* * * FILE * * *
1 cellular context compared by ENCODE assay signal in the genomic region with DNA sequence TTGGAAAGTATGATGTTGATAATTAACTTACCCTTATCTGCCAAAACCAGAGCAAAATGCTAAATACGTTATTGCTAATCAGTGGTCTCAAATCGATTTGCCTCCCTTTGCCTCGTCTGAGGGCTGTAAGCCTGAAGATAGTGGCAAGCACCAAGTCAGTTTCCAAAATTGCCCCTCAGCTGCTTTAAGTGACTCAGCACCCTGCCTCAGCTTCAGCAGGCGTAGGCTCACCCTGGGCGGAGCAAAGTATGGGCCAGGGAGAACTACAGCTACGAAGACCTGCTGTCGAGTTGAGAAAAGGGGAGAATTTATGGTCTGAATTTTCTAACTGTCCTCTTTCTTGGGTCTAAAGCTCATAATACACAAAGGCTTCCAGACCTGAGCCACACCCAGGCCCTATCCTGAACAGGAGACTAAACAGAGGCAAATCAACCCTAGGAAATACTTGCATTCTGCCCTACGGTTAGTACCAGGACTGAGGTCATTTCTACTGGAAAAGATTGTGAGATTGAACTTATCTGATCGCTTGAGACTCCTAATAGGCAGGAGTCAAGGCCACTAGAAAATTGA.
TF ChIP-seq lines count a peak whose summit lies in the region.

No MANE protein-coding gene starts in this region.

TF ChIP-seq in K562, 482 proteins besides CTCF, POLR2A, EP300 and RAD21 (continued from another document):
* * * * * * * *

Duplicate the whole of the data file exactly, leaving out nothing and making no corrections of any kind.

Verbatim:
1 cellular context compared by ENCODE assay signal in the genomic region with DNA sequence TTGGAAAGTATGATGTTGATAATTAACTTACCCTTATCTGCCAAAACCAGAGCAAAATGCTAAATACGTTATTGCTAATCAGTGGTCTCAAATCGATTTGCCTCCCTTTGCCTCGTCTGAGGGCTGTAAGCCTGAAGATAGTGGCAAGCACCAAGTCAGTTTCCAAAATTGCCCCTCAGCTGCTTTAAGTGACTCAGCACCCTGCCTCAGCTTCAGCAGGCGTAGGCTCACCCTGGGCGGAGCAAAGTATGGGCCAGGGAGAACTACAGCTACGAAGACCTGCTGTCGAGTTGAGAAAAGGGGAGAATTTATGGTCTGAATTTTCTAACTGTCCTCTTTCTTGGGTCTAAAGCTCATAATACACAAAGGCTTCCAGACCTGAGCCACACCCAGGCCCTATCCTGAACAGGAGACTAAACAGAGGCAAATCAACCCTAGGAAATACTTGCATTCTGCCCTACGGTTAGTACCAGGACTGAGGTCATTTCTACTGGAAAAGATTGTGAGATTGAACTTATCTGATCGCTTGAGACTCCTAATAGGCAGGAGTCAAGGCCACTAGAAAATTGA.
TF ChIP-seq lines count a peak whose summit lies in the region.

No MANE protein-coding gene starts in this region.

TF ChIP-seq in K562, 482 proteins besides CTCF, POLR2A, EP300 and RAD21 (continued from another document):